I believe it works, I talk to a local while in his Suburban and if he make a 90° turn, I've lost him.

3's

Greg
ImageImageImage


"321, the Middle of Maryland"

23 AM "WORLD Image WIDE" 38 LSB

Strong Supporter of America's Original Homeland Security Act
The Second Amendment


Base
Uniden Washington
Mobile
Texas Ranger TR-696FD1C
Handheld
Maxon HCB-40WX
Antennas
Avanti Sigma II
Homemade Full Wave Loop
Homemade 1/2 wave Dipole
Hustler 102" SS Whip and Hustler Ball Mount

Official Moderator - CBRT Complaint Department



User avatar
Tony365
NEW DUCK
NEW DUCK
Posts: 2
Joined: Friday, 14 July 2017, 11:31 AM
Name: Tony

Re: Competition end fired phase array Antenna's

Post by Tony365 » Friday, 14 July 2017, 12:14 PM

Check this out:

55 Antenna Magic

Reprinted with '55's permission

The basis for a good antenna system is a good ground, a good feedline, and sufficient ground plane.

Two antenna systems does not require much planning, but if you are going to extend the system for shootout, then you need to map the system out before you start. The following text assumes previous antenna experience. The reflector antenna in all of the described systems will be grounded through a capacitor, although grounding the rear antenna will give close results.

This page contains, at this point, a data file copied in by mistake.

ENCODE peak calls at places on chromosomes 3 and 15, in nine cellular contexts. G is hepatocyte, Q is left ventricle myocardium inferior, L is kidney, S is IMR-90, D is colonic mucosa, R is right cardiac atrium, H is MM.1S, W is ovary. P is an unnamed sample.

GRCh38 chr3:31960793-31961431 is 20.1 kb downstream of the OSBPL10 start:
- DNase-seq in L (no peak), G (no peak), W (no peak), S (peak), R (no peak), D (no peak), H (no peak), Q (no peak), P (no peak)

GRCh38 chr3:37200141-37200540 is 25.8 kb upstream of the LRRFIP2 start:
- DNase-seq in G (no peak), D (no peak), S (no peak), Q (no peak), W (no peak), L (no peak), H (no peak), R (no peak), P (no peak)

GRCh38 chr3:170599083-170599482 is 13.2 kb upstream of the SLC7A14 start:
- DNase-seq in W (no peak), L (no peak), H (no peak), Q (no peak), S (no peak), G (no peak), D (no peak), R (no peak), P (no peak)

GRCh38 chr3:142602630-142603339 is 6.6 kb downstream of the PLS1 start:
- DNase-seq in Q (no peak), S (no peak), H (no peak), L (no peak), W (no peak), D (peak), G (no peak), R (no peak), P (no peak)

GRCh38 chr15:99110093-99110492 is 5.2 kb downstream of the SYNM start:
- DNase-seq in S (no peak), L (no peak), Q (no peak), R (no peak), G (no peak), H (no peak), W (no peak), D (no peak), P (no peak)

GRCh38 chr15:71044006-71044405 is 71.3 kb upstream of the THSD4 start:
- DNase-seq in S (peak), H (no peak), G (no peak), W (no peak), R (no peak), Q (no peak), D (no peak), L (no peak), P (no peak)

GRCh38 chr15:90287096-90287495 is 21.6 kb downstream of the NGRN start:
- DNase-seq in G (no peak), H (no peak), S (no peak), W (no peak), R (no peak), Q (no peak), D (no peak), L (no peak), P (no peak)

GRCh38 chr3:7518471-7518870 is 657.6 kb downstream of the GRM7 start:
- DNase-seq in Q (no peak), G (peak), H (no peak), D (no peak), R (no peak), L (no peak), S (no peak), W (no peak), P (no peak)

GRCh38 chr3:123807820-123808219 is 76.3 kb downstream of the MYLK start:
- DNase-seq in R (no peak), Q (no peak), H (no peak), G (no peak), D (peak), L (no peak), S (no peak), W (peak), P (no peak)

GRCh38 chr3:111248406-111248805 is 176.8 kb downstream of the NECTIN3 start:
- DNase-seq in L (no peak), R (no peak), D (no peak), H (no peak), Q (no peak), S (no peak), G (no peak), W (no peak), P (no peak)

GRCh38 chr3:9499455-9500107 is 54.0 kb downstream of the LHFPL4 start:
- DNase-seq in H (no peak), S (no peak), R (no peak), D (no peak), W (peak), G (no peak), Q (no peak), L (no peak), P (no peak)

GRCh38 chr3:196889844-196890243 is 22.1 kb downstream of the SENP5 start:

If you are planning on using only 2 antennas, a convenient spacing may be used between the two antennas anywhere from 6 foot to 86 inches. 6 foot will give the most gain for 2 straight sticks but cannot be expanded into a competitive 3,4 or 5 antenna system. 86 inches will give the most gain for 2 coils and can be expanded into any shootout system.

Regardless of spacing, in the 2-antenna system, you want some ground plane area in front of the 'HOT' antenna. Placement of the rear antenna farther back can also help in two ways, It closes the back door more since there is less ground behind the antenna: and it gives the 'HOT' more room in front of it.

To quickly tune 2 antennas, place only one antenna in the 'HOT' position. Tune it for the lowest reflect. Next move this antenna to the rear. Put the second antenna in the 'HOT' position and start with it 5 inches shorter than the first one ended up at. Tune until the lowest reflect is reached. Very little fine-tuning of the rear antenna may be necessary. If the antennas don't tune very quickly in this manner, then the antennas may not be resonant and other antennas should be tried.

The performance of the two-antenna system can be compared to a single antenna by changing from one system to the other. A station a few miles away can give the results for both receive and transmit. Another test with the two antennas is to transmit to the other station while turning your truck around. The station should report a large change in signal from the point at which you were facing the station, and the point at which you were facing away.